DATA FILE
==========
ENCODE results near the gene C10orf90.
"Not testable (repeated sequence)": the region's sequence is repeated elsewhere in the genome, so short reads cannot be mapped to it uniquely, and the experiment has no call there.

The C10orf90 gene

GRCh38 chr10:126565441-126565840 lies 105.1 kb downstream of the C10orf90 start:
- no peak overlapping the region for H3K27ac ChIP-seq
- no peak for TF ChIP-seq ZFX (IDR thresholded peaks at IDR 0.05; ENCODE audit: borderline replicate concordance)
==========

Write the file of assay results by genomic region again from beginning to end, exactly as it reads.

ENCODE results near the gene C10orf90.
"Not testable (repeated sequence)": the region's sequence is repeated elsewhere in the genome, so short reads cannot be mapped to it uniquely, and the experiment has no call there.

The C10orf90 gene

GRCh38 chr10:126565441-126565840 lies 105.1 kb downstream of the C10orf90 start:
- no peak overlapping the region for H3K27ac ChIP-seq
- no peak for TF ChIP-seq ZFX (IDR thresholded peaks at IDR 0.05; ENCODE audit: borderline replicate concordance)